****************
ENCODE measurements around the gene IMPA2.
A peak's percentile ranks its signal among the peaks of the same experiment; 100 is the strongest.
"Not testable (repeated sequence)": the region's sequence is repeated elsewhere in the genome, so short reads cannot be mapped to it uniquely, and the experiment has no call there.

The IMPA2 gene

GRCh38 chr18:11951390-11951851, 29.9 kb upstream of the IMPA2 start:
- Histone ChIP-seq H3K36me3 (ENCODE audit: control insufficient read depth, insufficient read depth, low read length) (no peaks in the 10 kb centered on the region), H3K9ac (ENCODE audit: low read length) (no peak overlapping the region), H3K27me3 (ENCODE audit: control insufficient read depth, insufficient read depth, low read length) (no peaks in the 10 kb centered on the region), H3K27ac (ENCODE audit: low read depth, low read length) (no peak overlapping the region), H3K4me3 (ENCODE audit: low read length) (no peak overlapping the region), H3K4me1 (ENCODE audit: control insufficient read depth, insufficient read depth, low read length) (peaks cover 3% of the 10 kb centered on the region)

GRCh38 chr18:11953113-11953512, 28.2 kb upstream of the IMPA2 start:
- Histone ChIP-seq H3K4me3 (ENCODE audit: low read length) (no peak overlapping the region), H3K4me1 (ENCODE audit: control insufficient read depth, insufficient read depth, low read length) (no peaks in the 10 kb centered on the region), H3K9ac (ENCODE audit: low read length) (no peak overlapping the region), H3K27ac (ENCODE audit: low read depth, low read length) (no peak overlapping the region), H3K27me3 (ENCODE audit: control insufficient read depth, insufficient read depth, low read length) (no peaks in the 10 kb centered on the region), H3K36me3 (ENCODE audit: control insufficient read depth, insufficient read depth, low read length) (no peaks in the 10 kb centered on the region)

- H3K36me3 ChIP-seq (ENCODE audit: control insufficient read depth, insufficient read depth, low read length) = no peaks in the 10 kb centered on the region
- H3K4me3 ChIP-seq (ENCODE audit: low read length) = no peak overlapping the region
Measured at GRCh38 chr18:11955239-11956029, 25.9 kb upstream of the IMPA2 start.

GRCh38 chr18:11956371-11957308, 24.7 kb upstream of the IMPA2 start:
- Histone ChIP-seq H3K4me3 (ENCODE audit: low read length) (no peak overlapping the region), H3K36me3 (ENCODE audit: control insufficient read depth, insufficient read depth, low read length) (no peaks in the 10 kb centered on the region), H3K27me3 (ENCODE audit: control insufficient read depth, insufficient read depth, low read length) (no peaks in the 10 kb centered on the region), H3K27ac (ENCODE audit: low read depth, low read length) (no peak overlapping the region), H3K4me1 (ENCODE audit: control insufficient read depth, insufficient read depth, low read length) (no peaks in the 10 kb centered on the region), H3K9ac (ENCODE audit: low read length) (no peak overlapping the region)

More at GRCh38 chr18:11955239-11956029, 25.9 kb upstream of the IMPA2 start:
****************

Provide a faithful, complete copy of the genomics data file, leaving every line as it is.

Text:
ENCODE measurements around the gene IMPA2.
A peak's percentile ranks its signal among the peaks of the same experiment; 100 is the strongest.
"Not testable (repeated sequence)": the region's sequence is repeated elsewhere in the genome, so short reads cannot be mapped to it uniquely, and the experiment has no call there.

The IMPA2 gene

GRCh38 chr18:11951390-11951851, 29.9 kb upstream of the IMPA2 start:
- Histone ChIP-seq H3K36me3 (ENCODE audit: control insufficient read depth, insufficient read depth, low read length) (no peaks in the 10 kb centered on the region), H3K9ac (ENCODE audit: low read length) (no peak overlapping the region), H3K27me3 (ENCODE audit: control insufficient read depth, insufficient read depth, low read length) (no peaks in the 10 kb centered on the region), H3K27ac (ENCODE audit: low read depth, low read length) (no peak overlapping the region), H3K4me3 (ENCODE audit: low read length) (no peak overlapping the region), H3K4me1 (ENCODE audit: control insufficient read depth, insufficient read depth, low read length) (peaks cover 3% of the 10 kb centered on the region)

GRCh38 chr18:11953113-11953512, 28.2 kb upstream of the IMPA2 start:
- Histone ChIP-seq H3K4me3 (ENCODE audit: low read length) (no peak overlapping the region), H3K4me1 (ENCODE audit: control insufficient read depth, insufficient read depth, low read length) (no peaks in the 10 kb centered on the region), H3K9ac (ENCODE audit: low read length) (no peak overlapping the region), H3K27ac (ENCODE audit: low read depth, low read length) (no peak overlapping the region), H3K27me3 (ENCODE audit: control insufficient read depth, insufficient read depth, low read length) (no peaks in the 10 kb centered on the region), H3K36me3 (ENCODE audit: control insufficient read depth, insufficient read depth, low read length) (no peaks in the 10 kb centered on the region)

- H3K36me3 ChIP-seq (ENCODE audit: control insufficient read depth, insufficient read depth, low read length) = no peaks in the 10 kb centered on the region
- H3K4me3 ChIP-seq (ENCODE audit: low read length) = no peak overlapping the region
Measured at GRCh38 chr18:11955239-11956029, 25.9 kb upstream of the IMPA2 start.

GRCh38 chr18:11956371-11957308, 24.7 kb upstream of the IMPA2 start:
- Histone ChIP-seq H3K4me3 (ENCODE audit: low read length) (no peak overlapping the region), H3K36me3 (ENCODE audit: control insufficient read depth, insufficient read depth, low read length) (no peaks in the 10 kb centered on the region), H3K27me3 (ENCODE audit: control insufficient read depth, insufficient read depth, low read length) (no peaks in the 10 kb centered on the region), H3K27ac (ENCODE audit: low read depth, low read length) (no peak overlapping the region), H3K4me1 (ENCODE audit: control insufficient read depth, insufficient read depth, low read length) (no peaks in the 10 kb centered on the region), H3K9ac (ENCODE audit: low read length) (no peak overlapping the region)

More at GRCh38 chr18:11955239-11956029, 25.9 kb upstream of the IMPA2 start: